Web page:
EMAIL SIGN UP!
Most Popular This Week
Today's Top News
Reflecting on War, and Those Who Do Not
I come from a line of tremendous English women. My grandmother, Hilda, will celebrate her 94th birthday this year. October 18 was the 93rd anniversary of her father's death.
He died in the trenches of France in 1917. It has never been clear to me whether Hilda actually met him or not. The one person who would know for sure--her mother Edith--died at the age of 37 after cutting herself on a tin can and developing a fatal sepsis. Hilda was an orphan, raised by her older sister.
A long time ago, I blogged about Robert Raymond, mentioning only that I had this photo and his name. To my astonishment, a military historian read my blog and found Robert's records for me. Suddenly, after all these years, we not only knew when he had died, but where he was buried. Before that, my grandmother had no idea where he lay. By the time I found this out, she was too old to travel, but I have made a pledge that I will visit Robert's grave; I will sit and talk to him and tell him about his granddaughter, great-granddaughter, and the two great-great granddaughters who issued from my body. If fortune is kind, they will be with me, and can connect with the man that none of us ever knew.
I have this photo of Robert, and I stare at it, trying to imagine what his life was like. And I try to picture the day that Edith received the news that the man whose child she was carrying in her arms had died in the war. I imagine that it was a telegram delivered the news. Perhaps she had just finished feeding Hilda, and the child slept upon her shoulder while Edith dusted. I see her, as the color drains from her face and her knees go weak and she keeps herself from screaming lest she wake their baby.
She must have missed her man. He was only 25, a couple of years younger than she was, and I imagine they were passionate, devoted lovers before his nation sent him off to fight in its most-wasteful of all wars.
She was not alone, of course. England gave up a generation of young men to World War I. As did France, and German, Austria-Hungary. And for what? A few re-drawn borders? The honor of a few noblemen? I can only think of World War I with rage.
Its reminders are everywhere in Europe. The monuments to it list more names than you would think could live in the tiny villages through which you travel. But that's what happens when you lose a generation. A generation. And English widows raised their boys only to watch as their sons went off to fight another war.
I wish I knew something more about Robert. I wish I knew what made him laugh. I wonder who his mates were, who he met down at the local for a pint after work. Did he carry a photo of Edith in his jacket? As he was dying, did he think of the children (my grandmother's half-sister, Jessie) that he would never see again? Did he wonder how Edith would carry on without him?
In France, this summer, my lover and I drove the coast of Normandy, passing by the landing beaches of D-Day. The loss of life is unfathomable, and when you visit the Cimitiere Americaine, the acres of white crosses and Stars of David point out to you just how small and insignificant your life is. After all, if this many men could have been sacrificed trying to take small stretches of beach, how many total souls were lost during that war that was never supposed to happen?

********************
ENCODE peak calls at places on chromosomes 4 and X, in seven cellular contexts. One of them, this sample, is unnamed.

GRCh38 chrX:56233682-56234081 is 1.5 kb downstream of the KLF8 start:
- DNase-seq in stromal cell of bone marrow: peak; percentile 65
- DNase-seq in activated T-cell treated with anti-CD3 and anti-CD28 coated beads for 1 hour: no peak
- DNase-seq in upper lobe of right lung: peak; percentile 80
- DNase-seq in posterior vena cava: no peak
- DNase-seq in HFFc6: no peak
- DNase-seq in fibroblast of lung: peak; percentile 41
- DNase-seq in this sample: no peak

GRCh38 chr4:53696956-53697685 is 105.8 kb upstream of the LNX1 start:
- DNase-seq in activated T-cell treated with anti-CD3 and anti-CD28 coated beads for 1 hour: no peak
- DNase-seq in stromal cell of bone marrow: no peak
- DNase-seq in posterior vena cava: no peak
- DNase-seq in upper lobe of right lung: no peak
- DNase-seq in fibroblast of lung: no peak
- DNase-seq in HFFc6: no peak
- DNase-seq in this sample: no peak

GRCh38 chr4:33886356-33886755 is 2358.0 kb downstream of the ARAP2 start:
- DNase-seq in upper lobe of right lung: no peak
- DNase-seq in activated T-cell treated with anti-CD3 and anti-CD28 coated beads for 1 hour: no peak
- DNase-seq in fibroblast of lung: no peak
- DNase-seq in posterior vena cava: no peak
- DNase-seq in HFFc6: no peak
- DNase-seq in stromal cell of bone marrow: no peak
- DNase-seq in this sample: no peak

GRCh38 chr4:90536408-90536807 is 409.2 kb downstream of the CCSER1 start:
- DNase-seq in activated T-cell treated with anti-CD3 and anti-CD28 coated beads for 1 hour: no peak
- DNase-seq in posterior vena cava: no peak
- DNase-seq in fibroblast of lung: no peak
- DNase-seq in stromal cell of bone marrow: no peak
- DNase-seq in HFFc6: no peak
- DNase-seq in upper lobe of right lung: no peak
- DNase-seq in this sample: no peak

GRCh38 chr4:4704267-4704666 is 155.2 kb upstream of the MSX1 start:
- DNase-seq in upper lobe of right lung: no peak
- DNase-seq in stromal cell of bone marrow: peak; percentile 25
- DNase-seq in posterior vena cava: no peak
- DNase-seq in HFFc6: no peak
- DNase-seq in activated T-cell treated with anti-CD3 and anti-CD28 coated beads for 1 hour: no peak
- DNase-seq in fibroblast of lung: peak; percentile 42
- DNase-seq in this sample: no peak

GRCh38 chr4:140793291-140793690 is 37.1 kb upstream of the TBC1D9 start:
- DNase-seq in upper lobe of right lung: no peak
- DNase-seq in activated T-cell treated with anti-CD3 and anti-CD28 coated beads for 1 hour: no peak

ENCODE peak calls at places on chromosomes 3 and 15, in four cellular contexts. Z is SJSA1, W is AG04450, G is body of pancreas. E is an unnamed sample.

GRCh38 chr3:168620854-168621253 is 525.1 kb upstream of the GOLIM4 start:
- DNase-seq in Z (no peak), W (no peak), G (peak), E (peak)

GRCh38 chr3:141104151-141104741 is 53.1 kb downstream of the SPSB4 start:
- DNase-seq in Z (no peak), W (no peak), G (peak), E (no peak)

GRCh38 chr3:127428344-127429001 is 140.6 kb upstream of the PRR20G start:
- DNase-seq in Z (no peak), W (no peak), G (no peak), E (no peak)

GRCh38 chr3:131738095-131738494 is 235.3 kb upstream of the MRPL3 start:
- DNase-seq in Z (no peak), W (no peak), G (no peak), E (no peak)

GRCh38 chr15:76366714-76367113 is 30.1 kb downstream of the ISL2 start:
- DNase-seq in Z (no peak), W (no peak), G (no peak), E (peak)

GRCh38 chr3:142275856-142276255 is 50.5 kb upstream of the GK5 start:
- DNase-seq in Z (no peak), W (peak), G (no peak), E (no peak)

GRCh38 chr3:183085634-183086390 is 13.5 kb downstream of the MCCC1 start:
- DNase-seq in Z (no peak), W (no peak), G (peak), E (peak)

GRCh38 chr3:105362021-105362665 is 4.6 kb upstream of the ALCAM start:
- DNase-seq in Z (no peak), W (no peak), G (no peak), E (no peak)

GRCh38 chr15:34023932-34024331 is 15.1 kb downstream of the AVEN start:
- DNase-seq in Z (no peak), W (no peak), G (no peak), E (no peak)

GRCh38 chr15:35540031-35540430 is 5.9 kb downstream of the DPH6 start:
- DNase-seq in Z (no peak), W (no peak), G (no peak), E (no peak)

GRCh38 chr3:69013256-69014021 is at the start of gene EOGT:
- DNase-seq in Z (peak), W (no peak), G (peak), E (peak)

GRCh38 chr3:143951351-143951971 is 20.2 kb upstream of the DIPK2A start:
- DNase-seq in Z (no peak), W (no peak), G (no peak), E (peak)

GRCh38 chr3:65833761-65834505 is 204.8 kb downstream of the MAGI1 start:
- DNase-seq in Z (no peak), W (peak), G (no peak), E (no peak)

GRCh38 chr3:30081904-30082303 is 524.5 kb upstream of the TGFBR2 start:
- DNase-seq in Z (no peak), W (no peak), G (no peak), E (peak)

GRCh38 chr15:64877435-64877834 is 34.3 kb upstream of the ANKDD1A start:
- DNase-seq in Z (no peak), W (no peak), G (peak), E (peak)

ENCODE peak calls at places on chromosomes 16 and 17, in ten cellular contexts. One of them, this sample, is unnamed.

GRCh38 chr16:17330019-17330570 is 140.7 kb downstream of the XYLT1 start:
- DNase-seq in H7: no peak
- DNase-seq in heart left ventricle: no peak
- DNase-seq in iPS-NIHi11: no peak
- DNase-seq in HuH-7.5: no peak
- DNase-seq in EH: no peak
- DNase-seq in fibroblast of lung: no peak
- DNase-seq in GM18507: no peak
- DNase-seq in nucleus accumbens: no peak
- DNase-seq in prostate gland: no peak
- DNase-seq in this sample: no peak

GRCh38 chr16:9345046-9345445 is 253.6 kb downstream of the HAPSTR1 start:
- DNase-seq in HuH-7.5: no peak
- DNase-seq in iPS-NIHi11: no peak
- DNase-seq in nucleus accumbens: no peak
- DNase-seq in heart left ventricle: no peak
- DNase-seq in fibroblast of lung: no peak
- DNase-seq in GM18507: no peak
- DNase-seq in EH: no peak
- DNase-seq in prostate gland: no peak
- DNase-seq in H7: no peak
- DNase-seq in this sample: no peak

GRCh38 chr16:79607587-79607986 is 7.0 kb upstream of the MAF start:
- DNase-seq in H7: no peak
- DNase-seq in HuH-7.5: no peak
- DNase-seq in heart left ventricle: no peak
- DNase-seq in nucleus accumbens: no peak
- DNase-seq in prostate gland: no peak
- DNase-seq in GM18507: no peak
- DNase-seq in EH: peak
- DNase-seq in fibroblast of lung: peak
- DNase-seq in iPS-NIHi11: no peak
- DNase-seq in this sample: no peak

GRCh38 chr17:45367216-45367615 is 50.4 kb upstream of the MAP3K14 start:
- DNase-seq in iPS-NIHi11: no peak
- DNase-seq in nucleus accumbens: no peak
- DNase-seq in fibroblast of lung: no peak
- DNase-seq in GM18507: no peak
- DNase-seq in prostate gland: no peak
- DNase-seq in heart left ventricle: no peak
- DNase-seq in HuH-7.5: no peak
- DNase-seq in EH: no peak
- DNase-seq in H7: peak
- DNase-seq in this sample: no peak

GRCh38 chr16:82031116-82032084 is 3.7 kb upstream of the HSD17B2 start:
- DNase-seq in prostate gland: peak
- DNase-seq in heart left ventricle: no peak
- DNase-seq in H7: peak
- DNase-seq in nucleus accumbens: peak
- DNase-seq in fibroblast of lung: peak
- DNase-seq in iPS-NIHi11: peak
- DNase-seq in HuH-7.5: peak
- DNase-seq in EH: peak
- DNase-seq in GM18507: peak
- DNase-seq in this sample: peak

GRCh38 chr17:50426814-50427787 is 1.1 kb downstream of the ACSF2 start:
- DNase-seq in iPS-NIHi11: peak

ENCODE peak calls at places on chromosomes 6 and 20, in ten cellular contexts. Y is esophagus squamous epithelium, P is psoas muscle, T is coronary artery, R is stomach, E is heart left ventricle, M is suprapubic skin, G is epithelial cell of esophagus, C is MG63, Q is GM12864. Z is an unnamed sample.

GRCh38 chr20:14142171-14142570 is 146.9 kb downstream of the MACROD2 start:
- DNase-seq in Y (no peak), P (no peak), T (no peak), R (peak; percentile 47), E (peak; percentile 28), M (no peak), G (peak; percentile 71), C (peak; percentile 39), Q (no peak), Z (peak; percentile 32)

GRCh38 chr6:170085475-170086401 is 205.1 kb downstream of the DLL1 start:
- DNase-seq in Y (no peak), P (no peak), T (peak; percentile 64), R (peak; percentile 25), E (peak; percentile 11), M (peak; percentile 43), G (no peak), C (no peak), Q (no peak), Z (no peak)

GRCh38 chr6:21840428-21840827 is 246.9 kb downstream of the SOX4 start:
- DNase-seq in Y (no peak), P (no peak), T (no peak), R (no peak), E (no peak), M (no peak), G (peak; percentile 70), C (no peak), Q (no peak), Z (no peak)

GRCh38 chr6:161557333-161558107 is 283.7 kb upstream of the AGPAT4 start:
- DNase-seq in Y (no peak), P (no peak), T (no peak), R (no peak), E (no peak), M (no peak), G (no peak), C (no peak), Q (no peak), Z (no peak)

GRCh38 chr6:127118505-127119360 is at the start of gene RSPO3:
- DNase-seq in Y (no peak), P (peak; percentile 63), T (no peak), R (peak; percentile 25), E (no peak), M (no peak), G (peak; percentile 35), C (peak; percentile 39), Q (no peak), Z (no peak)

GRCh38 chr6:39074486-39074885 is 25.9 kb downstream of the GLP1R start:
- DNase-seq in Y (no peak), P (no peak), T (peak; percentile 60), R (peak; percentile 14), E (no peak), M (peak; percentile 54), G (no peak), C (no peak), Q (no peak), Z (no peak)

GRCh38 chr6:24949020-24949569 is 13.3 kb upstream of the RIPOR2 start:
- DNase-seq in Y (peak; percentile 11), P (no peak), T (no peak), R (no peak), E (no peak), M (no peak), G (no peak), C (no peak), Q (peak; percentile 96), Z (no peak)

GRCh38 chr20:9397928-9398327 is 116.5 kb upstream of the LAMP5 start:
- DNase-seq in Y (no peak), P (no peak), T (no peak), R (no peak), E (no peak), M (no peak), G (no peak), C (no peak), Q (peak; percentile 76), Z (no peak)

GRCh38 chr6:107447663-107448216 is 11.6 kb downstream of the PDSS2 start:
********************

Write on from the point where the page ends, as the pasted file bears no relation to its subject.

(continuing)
On the 11th hour of the the 11th day of the 11th month in 1918, those who had fought in The Great War swore it would never happen again. Twenty-one years later, tanks rolled across Flanders fields, and bombs dropped from the sky onto once-peaceful villages. This time, the war was justified, but the end result was the same. Mass destruction. The loss of a generation of men. And memorials by the score scattered across the French countryside like milkweed.
Outside a castle in a small town in Normany is a pyramid. Comprised of sand taken from Utah beach, the memorial is to the World War II dead. What makes this memorial unique, is that, unlike the stone obelisks we build to stand forever as testament to our love affair with war, this pyramid is intended to erode away. Buried within it are metallic objects recovered from the battlefields: bullets, guns, pieces of boots, helmets. Relics of the objects that were worn by, or killed, human beings. The idea behind the pyramid is that, as the sand wears away, objects will be freed, so that future generations may feel with their own hands these relics of war.
As I listen to George Bush explain his reasoning for sending men and women off to slaughter, I long to take him to these places that I have seen. I want him to wander the cemeteries, see the memorials, notice that, even now, flowers are placed on the graves by those whose relatives were lost. He wouldn't have to travel as far as Europe: I'm sure there are military dead buried near his home.
I wish he could meet Hilda, hear from her lips what it was like to grow up without a father. Perhaps, God willing, he would finally begin to understand what he has wrought.